Significant human rights concerns have been raised by various organizations regarding the United Nations' cybercrime treaty
, including its potential to increase government surveillance powers and repression, amid final negotiation sessions for the treaty, reports The Record
, a news site by cybersecurity firm Recorded Future.
Four years after the treaty was decided to be drafted, the UN General Assembly has not clarified the definition of cybercrime nor the coverage of the treaty while providing expanded investigative powers to governments, according to Human Rights Watch senior researcher Deborah Brown.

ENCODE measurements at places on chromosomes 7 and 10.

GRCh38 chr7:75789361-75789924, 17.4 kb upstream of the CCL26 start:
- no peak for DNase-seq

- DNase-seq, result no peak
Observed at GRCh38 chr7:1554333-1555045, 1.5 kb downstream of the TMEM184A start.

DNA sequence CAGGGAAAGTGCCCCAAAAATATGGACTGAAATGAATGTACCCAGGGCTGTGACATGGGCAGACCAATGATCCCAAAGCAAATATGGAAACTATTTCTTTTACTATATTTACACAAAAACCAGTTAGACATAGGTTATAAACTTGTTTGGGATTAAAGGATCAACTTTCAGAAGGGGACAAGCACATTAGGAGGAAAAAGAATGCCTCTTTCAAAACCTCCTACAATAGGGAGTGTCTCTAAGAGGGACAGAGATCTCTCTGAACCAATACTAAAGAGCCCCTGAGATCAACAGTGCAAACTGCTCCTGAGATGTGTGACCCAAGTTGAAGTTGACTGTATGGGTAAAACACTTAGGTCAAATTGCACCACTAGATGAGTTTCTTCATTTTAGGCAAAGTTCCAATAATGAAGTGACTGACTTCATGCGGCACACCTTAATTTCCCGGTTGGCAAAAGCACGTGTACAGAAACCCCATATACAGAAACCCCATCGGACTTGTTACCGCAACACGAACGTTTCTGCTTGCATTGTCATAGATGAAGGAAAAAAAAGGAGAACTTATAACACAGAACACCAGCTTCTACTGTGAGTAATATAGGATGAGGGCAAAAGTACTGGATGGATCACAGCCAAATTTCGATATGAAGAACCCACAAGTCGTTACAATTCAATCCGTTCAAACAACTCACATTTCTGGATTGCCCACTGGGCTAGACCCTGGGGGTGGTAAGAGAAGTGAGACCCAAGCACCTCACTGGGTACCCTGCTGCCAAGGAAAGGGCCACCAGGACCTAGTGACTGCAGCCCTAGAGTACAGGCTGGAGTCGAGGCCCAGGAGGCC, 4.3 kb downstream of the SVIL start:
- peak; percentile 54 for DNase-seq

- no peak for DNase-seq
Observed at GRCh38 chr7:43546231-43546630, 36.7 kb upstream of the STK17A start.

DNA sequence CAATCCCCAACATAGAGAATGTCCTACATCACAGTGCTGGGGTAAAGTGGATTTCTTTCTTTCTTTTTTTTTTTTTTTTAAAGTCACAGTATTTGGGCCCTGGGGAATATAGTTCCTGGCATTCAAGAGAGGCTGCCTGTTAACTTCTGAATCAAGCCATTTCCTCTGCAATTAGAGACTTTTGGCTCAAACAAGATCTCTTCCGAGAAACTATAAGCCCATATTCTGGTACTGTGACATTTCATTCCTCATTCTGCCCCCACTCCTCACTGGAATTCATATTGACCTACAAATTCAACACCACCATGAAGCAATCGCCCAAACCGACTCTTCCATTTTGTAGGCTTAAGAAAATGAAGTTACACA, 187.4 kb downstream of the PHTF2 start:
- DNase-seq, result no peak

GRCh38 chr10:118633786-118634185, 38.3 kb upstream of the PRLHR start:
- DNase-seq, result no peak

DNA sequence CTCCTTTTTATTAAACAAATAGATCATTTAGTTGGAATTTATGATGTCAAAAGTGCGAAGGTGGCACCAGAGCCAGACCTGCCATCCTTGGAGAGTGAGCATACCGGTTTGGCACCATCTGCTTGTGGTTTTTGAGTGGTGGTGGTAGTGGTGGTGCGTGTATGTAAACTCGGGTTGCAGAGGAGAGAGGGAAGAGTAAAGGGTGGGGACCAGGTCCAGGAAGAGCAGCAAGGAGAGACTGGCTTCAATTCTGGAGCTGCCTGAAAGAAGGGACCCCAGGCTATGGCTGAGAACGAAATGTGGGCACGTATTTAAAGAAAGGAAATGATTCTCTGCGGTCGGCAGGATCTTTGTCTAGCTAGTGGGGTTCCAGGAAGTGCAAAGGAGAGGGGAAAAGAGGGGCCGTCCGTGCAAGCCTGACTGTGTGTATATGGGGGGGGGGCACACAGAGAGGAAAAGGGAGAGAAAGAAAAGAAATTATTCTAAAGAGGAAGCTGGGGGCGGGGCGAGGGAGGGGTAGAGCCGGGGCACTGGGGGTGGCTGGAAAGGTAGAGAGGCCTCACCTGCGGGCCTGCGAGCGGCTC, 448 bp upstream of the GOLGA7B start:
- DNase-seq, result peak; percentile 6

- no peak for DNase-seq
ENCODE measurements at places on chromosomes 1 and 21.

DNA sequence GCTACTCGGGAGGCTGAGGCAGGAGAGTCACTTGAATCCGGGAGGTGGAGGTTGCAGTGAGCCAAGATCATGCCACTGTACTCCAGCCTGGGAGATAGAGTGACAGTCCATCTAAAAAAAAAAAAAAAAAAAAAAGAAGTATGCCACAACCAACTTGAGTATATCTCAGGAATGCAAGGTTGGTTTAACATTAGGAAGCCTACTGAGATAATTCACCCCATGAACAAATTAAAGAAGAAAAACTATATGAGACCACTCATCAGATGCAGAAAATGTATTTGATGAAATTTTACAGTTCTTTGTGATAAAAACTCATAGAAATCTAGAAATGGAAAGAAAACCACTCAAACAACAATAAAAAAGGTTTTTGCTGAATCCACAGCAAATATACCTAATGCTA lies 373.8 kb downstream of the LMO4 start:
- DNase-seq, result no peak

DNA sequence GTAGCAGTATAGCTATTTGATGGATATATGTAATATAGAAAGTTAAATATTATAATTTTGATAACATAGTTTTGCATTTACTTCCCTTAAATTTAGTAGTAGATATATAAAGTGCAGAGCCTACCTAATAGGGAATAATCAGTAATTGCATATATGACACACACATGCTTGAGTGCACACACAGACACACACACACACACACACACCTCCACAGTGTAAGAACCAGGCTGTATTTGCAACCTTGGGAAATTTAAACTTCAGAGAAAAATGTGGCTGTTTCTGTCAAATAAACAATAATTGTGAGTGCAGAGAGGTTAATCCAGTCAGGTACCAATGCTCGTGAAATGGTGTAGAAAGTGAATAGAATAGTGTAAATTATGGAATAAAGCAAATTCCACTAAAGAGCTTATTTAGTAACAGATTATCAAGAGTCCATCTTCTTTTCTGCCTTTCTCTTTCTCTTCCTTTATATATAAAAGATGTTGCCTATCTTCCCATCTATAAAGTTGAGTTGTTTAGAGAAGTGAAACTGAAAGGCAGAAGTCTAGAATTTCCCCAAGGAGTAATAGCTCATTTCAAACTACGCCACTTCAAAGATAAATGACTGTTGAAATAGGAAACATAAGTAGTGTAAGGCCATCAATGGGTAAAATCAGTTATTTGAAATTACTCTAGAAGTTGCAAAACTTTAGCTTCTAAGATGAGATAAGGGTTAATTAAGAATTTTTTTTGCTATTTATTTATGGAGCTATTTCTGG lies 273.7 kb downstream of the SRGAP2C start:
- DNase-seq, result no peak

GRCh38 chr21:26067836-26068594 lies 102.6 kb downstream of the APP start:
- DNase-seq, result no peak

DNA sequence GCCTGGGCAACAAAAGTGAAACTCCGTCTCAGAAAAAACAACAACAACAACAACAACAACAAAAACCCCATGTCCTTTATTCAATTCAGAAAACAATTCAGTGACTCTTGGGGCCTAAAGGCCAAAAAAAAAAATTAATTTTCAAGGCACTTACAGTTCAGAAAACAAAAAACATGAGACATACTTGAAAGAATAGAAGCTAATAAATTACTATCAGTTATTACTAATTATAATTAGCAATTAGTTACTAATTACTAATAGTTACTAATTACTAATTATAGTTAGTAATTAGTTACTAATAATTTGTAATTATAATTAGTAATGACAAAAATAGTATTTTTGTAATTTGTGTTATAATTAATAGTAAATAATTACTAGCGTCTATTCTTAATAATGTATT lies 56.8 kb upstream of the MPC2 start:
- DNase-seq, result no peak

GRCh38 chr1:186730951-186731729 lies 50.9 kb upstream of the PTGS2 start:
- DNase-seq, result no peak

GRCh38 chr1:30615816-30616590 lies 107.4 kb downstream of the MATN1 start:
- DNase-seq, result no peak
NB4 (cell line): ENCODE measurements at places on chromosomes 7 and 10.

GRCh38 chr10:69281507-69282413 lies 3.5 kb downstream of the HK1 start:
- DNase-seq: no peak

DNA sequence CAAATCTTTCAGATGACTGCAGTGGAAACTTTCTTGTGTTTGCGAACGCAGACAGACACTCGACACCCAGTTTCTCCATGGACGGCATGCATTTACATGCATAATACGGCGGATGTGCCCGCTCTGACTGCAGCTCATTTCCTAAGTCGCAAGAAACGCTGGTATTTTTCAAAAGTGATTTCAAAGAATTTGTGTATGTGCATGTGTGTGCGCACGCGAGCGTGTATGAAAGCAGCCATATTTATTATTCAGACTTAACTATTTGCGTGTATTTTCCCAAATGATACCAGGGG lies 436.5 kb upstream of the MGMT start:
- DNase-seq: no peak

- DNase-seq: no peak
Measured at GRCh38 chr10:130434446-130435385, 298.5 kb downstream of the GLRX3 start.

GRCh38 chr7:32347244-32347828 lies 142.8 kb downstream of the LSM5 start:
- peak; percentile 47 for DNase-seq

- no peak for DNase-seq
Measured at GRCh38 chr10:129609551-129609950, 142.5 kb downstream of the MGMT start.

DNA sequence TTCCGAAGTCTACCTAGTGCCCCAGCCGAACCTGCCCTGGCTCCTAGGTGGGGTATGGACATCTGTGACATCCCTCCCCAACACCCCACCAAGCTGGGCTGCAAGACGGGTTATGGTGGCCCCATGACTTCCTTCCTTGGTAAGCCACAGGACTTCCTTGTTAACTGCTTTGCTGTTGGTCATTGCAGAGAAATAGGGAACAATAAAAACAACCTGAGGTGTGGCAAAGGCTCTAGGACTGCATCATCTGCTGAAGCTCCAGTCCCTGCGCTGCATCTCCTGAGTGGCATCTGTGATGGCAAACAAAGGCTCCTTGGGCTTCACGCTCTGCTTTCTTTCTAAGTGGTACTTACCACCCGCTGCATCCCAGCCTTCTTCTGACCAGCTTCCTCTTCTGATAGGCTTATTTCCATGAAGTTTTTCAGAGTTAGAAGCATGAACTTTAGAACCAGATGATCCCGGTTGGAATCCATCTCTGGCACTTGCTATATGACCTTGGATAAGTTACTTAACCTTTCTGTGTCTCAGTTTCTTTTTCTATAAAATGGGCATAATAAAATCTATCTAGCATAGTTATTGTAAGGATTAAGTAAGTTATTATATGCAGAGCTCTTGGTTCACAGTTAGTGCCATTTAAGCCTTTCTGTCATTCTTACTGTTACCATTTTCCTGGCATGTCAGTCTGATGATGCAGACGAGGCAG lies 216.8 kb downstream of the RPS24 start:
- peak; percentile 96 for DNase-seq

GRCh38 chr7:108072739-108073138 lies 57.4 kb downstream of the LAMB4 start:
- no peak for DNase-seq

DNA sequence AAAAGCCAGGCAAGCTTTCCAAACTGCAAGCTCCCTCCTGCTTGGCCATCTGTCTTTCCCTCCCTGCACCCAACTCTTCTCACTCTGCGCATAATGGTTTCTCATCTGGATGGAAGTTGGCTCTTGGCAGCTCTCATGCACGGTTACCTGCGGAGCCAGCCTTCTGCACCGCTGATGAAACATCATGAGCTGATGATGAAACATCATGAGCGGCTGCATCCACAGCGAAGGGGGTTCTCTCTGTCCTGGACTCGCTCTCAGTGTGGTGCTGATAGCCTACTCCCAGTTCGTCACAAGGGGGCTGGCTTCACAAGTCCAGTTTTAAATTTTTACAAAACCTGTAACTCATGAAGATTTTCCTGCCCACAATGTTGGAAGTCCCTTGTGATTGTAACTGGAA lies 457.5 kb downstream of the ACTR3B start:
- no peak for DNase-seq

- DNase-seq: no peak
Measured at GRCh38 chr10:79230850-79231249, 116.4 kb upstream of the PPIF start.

Moreover, Kenya ICT Action Network human rights defender Victor Kapiyo said that human rights protections under the treaty have been limited and mostly optional, while noting the lack of transparency in cross-border partnerships between governments.
Meanwhile, the treaty's inclusion of measures curbing unauthorized network access and device misuse could hamper ethical hackers and security researchers, said Access Now Policy Director Raman Jit Singh Chima.
"Any discovery of vulnerabilities requires probing networks and poking around to find vulnerabilities in systems and exploits that other bad malicious actors may use. They will also undermine the work of journalists and those in civil society investigating digital systems, whether private sector or government actors," he said.